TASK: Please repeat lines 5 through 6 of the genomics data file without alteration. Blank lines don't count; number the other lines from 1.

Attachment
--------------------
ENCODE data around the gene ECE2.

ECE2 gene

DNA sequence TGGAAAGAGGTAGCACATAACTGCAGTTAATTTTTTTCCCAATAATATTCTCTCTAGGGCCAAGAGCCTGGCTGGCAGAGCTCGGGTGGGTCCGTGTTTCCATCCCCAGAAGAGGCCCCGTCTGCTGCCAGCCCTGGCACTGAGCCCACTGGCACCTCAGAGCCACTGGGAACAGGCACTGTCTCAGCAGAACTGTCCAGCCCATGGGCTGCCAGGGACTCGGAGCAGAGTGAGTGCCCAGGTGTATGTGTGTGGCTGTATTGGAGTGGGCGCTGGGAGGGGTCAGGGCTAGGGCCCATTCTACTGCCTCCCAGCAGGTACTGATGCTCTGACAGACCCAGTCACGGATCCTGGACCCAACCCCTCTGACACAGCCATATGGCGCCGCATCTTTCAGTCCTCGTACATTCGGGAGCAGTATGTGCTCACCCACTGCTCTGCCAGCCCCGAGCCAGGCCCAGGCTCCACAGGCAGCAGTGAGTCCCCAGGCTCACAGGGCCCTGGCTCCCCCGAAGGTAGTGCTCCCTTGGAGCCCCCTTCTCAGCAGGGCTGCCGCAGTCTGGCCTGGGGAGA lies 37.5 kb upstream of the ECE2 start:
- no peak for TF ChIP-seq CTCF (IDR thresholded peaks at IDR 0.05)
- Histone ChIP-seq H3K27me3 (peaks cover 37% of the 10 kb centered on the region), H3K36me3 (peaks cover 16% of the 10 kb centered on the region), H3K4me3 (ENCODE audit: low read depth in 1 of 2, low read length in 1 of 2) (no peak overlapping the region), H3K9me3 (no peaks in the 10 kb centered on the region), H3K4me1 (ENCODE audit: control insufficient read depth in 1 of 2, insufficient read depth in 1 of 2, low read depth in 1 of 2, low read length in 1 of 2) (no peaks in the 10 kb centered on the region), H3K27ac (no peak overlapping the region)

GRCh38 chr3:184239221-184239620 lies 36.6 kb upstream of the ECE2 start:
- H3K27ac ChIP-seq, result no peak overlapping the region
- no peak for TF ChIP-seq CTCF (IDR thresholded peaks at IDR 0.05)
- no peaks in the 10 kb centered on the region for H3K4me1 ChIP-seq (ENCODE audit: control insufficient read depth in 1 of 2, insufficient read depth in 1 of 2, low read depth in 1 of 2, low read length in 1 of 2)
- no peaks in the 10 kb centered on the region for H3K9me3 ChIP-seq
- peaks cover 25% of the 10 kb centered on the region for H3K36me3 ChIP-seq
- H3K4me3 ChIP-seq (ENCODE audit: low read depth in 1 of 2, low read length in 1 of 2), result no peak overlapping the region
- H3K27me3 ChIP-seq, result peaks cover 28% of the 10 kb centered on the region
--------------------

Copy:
- Histone ChIP-seq H3K27me3 (peaks cover 37% of the 10 kb centered on the region), H3K36me3 (peaks cover 16% of the 10 kb centered on the region), H3K4me3 (ENCODE audit: low read depth in 1 of 2, low read length in 1 of 2) (no peak overlapping the region), H3K9me3 (no peaks in the 10 kb centered on the region), H3K4me1 (ENCODE audit: control insufficient read depth in 1 of 2, insufficient read depth in 1 of 2, low read depth in 1 of 2, low read length in 1 of 2) (no peaks in the 10 kb centered on the region), H3K27ac (no peak overlapping the region)

GRCh38 chr3:184239221-184239620 lies 36.6 kb upstream of the ECE2 start: